Saudi Arabia’s tech ambitions just took a black eye with sweeping arrests

Prince Alwaleed bin Talal is one of the world’s most prominent tech investors.

Just over one week ago, Saudi Arabian royalty paraded titans of Silicon Valley and Wall Street through the Ritz-Carlton in Riyadh as part of a flashy showcase of the nation’s seriousness about global investing.

Now, that same hotel could reportedly house a series of Saudi tech investors who were arrested Saturday in a sweeping series of arrests that raises doubts about the nation’s tech ambitions and is sure to rattle foreign investors eyeing the Saudis as a partner over the next decade.

King Salman, the country’s leader, arrested eleven Saudi princes in an anticorruption probe that most prominently claimed Prince Alwaleed bin Talal, who is one of his nation’s most visible tech investors. Alwaleed, the chairman of the Kingdom Holding Company, is one of the faces of Saudi tech investing: As of last year he owned 35 million shares of Twitter and with his company owned 5.3% of the ride-hail startup Lyft, a stake he acquired in part by purchasing existing shares from Andreessen Horowitz and Founders Fund.

The arrests come at a precious time for Saudi Arabia: The country is desperately trying to diversify its investments away from oil. So the nation is marketing itself as the next major global tech player, pouring in $ 45 billion from its Public Investment Fund into a $ 100 billion tech fund organized by SoftBank. And that’s just the beginning: The Saudi war chest will grow next year when the nation’s state oil company, Aramco, goes public — money that could immediately be invested in U.S. tech.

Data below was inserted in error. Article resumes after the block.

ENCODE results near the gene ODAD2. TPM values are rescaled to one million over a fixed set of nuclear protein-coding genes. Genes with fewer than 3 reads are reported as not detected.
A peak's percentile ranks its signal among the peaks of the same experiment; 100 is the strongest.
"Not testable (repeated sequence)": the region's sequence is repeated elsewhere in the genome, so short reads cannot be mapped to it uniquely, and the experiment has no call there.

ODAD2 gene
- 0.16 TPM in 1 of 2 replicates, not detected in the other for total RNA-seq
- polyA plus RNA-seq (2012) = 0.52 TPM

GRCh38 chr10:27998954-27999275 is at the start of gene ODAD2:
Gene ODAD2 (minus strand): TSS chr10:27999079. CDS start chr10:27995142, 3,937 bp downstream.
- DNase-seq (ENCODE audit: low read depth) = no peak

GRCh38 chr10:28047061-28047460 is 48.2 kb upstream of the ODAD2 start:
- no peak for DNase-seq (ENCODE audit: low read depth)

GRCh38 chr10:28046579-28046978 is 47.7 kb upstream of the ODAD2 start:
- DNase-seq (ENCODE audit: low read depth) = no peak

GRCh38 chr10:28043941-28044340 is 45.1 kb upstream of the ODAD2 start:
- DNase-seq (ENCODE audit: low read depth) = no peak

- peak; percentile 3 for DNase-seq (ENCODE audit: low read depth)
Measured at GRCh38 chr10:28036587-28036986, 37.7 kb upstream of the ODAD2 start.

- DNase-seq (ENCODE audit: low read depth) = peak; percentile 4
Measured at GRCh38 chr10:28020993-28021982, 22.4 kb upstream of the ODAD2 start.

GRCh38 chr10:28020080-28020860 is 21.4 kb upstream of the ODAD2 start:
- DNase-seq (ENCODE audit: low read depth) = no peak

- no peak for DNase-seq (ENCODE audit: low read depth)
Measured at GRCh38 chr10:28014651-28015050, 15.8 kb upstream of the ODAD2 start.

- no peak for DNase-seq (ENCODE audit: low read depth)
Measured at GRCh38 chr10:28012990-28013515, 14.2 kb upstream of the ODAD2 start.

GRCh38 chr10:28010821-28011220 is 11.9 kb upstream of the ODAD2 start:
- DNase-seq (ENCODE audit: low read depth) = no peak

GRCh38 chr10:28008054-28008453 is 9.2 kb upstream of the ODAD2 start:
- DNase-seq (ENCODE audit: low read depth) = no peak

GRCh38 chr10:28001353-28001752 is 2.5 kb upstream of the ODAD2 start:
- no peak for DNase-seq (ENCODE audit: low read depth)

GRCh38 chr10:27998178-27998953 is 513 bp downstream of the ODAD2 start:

President Donald Trump on Saturday, in fact, encouraged the Saudis to list the public offering — which is expected to be the largest IPO ever — in the United States on the New York Stock Exchange.


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The ‘Me too’ movement against sexual harassment and assault is sweeping social media

The movement started on Twitter yesterday; now it dominates Facebook.

“Me too.”

Those two words that have been repeated millions of times in the last 24 hours on Facebook, Twitter and Instagram. They’re posted by women who say they’ve faced sexual harassment and assault. And they show the power and speed that social media can deploy; this one seems reminiscent of “ice bucket challenge” of 2014, but sharper and faster.

Actress Alyssa Milano kicked off the movement yesterday, when she tweeted that a friend had suggested that women who have faced sexual assault and harassment post “Me too” as a status.

Milano’s original tweet currently has more than 40,000 comments.

While Milano started the “Me too” call to action on Twitter, the movement quickly spread to Facebook where, as of 11:30 a.m. ET on Monday, more than 8.7 million users were posting or “talking” about it. And that number is quickly rising.

A screenshot showing millions of posts of “Me too” to show solidarity and protest sexual assault and sexual harassment victims.

On Twitter, the hashtag #MeToo is trending in several cities. Twitter is giving it an additional push via a moment featuring tweets from actresses Anna Paquin and Debra Messing. And Instagram has more than 300,000 posts associated with the “Me too” hashtag.


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The hot new cyberattack that’s sweeping the nation

On Tuesday, a powerful and terrifying new cyberattackworm emerged in Ukraine, quickly spreading to the Russian Federation and other countries no one cared enough to report on because they weren't the US. It was hard to tell which infection was worse…